With movie critics getting more and more stigmatized by bitter movie studios and petty film directors, it’s a good thing to know in the end that they’re all just opinions. This year I watched so many movies, and as always, my opinion is never gospel or the final word on any film. In 2016 I managed to like a few movies that were critically destroyed and I don’t apologize for finding value in these flops. I probably won’t go out to buy them, but I won’t flip the channel if they’re ever on cable, either.
What were some movies you liked that everyone else didn’t? Let me know in the comments.
Hey, if Sylvester Stallone can get “Creed” why can’t Jean Claude Van Damme get his own go around? “Kickboxer: Vengeance” is a remake/reboot of the “Kickboxer” series where we’re given essentially the same narrative as the original Van Damme action film, except with a few roles switched here and there. As a bid of respect, Van Damme returns to the series playing the enigmatic Master Durand, a martial arts trainer who manages to train hero Kurt for his fight to avenge his fallen brother. Van Damme’s performance is top notch in “Vengeance” and he manages to get some prime action scenes in the film, including one involving an ambush in his temple by a lone fighter.
When I saw some pre-marketing for Thunderbirds Are Go!, the revival of the Thunderbirds at London Toy Fair in January 2015, my interest was piqued and I started hoping for something along the lines of the original series. Then I received my screener for the new series and started watching it. This time around, maquettes are involved by the characters are animated. The stories are still simple, following the Tracy family as they save people and the world one adventure at a time.
Zack Snyder’s “Batman v Superman” is a prequel to “Justice League,” a spiritual reboot for his version of Ben Affleck’s love child iteration of Batman, and just one big amalgam of “Watchmen” and “The Dark Knight Rises” in one big messy unpleasant plate. Basically, Superman is Doctor Manhattan and Ozymandias, while Batman is Rorschach and Nite Owl. Snyder doesn’t really have to pull much footwork with his clashing of the titans, as he just instills a lot of the same themes and ideas from Alan Moore’s graphic novel, while spending the duration of the movie riffing on Moore’s work, along with Frank Miller, Alex Ross and everyone else he can. This results in a tonally uneven, and virtually fun free movie that has no respect for the Superman lore and an obsession with Batman’s, and it’s apparent from minute one. Did we really have to see Batman’s origin again?
The Rocky saga has always been about parental issues and how parenting and lack thereof define our characters. Rocky had no real parents thus he was always thought of as a loser who gained a dad through Mickey. Adrian and Pauley were each others’ parents, while Rocky’s own son is somewhat a distant memory by the time “Creed” rolls around thanks to Rocky’s own destructive quest for glory. Despite their bonding in “Rocky Balboa” Rocky is still a lonely hermit of a man who runs a restaurant and lives in Philadelphia, still mourning the loss of wife Adrian and best friend Pauley. His effect has had more of a profound effect than he ever realized, as director Ryan Coogler reaches in to the Balboa mythology to touch on another family within the fold of the series that we rarely visited.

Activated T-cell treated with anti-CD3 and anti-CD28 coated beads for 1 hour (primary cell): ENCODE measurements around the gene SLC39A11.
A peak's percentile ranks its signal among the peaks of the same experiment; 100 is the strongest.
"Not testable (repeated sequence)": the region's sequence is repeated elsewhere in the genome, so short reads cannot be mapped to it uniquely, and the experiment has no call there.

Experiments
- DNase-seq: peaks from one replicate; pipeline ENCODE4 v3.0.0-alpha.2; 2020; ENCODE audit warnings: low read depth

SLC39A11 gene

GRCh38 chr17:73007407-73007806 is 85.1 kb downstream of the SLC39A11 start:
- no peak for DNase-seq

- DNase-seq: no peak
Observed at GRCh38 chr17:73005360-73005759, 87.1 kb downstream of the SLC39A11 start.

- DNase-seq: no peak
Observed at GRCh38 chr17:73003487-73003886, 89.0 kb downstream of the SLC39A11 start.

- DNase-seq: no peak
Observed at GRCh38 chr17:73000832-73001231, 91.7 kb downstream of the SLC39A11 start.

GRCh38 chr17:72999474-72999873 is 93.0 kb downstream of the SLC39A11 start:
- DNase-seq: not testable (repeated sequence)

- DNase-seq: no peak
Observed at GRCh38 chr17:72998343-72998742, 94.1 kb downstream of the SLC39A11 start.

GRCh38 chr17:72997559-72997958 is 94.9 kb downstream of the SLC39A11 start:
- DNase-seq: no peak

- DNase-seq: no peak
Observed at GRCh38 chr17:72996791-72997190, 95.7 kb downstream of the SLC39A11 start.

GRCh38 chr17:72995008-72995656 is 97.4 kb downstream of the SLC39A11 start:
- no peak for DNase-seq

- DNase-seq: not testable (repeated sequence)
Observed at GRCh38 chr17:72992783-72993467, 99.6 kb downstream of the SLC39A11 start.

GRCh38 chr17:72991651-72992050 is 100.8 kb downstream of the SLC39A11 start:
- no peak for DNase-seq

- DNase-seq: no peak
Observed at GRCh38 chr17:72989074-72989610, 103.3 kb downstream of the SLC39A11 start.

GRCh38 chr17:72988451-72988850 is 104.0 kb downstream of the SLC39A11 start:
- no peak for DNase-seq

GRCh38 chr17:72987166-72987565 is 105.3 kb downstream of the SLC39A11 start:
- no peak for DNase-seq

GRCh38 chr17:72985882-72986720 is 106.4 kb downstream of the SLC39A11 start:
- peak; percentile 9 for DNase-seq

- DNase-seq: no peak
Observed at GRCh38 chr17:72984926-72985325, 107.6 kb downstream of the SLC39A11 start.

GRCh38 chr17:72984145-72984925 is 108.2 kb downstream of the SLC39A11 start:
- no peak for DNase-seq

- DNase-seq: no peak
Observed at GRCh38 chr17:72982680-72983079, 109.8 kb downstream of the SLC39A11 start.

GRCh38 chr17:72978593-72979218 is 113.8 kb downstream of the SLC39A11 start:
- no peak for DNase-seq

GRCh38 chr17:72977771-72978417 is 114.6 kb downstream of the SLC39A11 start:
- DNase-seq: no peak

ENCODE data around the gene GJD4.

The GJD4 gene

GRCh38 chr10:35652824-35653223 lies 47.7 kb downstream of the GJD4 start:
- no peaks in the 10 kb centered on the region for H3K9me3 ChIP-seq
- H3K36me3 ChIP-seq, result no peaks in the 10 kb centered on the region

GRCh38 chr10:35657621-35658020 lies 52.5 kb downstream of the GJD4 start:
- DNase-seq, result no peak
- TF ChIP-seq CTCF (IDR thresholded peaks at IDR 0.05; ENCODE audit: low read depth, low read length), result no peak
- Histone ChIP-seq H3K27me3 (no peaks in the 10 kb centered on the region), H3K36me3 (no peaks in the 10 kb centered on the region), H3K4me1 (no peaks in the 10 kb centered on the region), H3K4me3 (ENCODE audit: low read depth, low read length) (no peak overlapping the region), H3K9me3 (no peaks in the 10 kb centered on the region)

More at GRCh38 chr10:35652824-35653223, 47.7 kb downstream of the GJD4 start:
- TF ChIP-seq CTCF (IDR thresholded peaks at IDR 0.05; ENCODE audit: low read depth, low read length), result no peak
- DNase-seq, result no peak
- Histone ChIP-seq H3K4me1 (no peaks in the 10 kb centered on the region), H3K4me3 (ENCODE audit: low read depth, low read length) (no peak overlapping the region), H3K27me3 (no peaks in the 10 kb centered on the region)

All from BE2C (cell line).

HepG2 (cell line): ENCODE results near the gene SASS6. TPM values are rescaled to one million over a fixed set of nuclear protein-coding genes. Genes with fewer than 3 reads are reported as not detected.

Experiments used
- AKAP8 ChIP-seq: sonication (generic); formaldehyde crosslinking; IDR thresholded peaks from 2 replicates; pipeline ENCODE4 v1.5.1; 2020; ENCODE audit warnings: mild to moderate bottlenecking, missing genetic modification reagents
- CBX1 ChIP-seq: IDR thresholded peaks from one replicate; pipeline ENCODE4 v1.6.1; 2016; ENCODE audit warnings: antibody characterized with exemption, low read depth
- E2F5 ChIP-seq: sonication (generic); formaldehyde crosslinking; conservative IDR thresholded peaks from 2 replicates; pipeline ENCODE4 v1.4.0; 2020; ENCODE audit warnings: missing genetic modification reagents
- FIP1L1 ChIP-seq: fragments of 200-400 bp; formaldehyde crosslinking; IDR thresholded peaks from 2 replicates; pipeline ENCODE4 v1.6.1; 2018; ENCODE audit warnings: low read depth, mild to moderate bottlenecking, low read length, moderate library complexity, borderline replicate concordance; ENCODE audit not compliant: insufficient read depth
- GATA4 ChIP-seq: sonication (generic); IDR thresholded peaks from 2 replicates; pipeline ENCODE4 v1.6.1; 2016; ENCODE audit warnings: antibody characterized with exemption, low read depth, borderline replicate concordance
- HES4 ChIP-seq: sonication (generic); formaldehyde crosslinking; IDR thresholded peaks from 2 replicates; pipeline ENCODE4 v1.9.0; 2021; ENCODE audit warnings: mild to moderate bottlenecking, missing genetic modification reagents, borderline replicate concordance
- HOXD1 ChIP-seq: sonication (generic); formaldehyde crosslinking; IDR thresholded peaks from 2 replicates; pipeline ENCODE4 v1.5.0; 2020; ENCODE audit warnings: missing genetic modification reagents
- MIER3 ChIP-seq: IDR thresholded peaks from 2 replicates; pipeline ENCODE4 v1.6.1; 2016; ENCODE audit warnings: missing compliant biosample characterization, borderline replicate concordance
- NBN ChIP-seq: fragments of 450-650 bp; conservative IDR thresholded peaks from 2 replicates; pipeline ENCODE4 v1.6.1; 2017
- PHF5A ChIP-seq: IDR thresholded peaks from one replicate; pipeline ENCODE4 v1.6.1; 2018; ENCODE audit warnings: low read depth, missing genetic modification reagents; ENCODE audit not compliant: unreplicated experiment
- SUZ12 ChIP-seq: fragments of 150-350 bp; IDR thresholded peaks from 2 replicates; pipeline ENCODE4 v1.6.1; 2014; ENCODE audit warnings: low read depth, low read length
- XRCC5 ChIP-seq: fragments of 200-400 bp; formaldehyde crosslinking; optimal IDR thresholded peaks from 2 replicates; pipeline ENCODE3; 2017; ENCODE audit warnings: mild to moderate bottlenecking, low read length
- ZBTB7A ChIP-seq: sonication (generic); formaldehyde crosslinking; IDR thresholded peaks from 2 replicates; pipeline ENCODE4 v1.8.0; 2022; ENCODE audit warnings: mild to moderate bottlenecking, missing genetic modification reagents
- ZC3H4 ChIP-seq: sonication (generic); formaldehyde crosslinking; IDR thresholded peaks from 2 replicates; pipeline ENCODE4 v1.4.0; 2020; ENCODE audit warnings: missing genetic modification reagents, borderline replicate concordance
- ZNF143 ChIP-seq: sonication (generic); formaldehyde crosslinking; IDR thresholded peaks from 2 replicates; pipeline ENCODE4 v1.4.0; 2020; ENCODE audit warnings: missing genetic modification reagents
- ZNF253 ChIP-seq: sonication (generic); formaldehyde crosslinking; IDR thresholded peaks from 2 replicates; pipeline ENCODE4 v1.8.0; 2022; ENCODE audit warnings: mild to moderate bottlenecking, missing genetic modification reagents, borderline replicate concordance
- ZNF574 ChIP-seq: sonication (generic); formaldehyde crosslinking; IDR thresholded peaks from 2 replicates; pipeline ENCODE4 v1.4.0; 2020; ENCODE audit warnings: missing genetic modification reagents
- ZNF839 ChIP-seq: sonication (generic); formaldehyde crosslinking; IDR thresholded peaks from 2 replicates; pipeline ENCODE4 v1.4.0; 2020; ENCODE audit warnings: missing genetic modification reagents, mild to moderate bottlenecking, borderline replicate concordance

Sylvester Stallone paid proper tribute and respect to his character Rocky Balboa with the final chapter in his saga “Rocky Balboa.” The character deserved the poetic finale after the clunker that was “Rocky V.” Ryan Coogler’s “Creed” is an utter accomplishment that works as a part of Rocky Balboa’s tale, and as the beginning of a new underdog saga. What initially seemed like a lame cash in, is a brilliant twist on the underdog tale with Stallone turning his sights Balboa’s rival and friend Apollo Creed. What was viewed as a sad death in a camp classic in “Rocky IV” carries over in to “Creed,” where Apollo’s death has had a serious significant effect.
“Vacation” is a reboot of the original National Lampoon’s series, but it’s not dedicated to reminding fans that it stems from a once beloved series. There are your typical nods, but through and through the new film is its own animal that strives for its own brand of sleazy comedy, and for that I respect it. It acts as a sequel, and virtual restart, while also allowing a platform for fans to go out and check out the original Chevy Chase films for some frame of reference. It’s not mandatory, however. I also enjoyed “Vacation” much more than I thought I would, speaking as someone who went in to it with rock bottom expectations; even if it tends to be something of a mixed bag right until the very end.
So this is it? This is the officially sanctioned sequel to the “Terminator” series? The sequel that says “Remember the first two movies you just saw? Well they don’t matter anymore. You wasted your time”? Because that’s what “Genysis” does. It wastes the audience’s time by creating an alternate alternate alternate timeline that doesn’t just erase the first two movies of the series, but completely muddles up the timeline even more than ever. I’m usually very good with timelines and can figure out convoluted storytelling most times, but “Genysis” gets so lost in a haze of over explanation and contradicting storylines that I just eventually gave up trying to figure out what the hell was going on.